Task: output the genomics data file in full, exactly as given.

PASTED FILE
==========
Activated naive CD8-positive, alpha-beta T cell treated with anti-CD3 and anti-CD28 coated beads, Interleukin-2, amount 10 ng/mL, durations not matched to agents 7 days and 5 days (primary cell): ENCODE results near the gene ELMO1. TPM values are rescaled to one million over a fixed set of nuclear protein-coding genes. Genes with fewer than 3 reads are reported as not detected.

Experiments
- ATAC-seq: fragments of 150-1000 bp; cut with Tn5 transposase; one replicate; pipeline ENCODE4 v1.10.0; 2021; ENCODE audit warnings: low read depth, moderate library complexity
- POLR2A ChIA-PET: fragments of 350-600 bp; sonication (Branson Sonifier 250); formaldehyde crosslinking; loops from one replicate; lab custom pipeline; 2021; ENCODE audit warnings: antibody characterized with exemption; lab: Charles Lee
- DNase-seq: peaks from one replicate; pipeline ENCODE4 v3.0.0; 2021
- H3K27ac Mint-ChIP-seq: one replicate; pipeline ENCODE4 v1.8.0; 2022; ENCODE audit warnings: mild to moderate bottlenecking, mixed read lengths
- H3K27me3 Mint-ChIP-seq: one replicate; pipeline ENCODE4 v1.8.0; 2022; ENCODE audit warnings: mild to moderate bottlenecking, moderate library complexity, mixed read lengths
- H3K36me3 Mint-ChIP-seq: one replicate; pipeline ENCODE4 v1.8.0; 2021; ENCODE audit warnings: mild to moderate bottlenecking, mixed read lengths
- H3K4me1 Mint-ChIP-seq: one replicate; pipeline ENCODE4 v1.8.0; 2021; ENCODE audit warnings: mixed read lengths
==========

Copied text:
Activated naive CD8-positive, alpha-beta T cell treated with anti-CD3 and anti-CD28 coated beads, Interleukin-2, amount 10 ng/mL, durations not matched to agents 7 days and 5 days (primary cell): ENCODE results near the gene ELMO1. TPM values are rescaled to one million over a fixed set of nuclear protein-coding genes. Genes with fewer than 3 reads are reported as not detected.

Experiments
- ATAC-seq: fragments of 150-1000 bp; cut with Tn5 transposase; one replicate; pipeline ENCODE4 v1.10.0; 2021; ENCODE audit warnings: low read depth, moderate library complexity
- POLR2A ChIA-PET: fragments of 350-600 bp; sonication (Branson Sonifier 250); formaldehyde crosslinking; loops from one replicate; lab custom pipeline; 2021; ENCODE audit warnings: antibody characterized with exemption; lab: Charles Lee
- DNase-seq: peaks from one replicate; pipeline ENCODE4 v3.0.0; 2021
- H3K27ac Mint-ChIP-seq: one replicate; pipeline ENCODE4 v1.8.0; 2022; ENCODE audit warnings: mild to moderate bottlenecking, mixed read lengths
- H3K27me3 Mint-ChIP-seq: one replicate; pipeline ENCODE4 v1.8.0; 2022; ENCODE audit warnings: mild to moderate bottlenecking, moderate library complexity, mixed read lengths
- H3K36me3 Mint-ChIP-seq: one replicate; pipeline ENCODE4 v1.8.0; 2021; ENCODE audit warnings: mild to moderate bottlenecking, mixed read lengths
- H3K4me1 Mint-ChIP-seq: one replicate; pipeline ENCODE4 v1.8.0; 2021; ENCODE audit warnings: mixed read lengths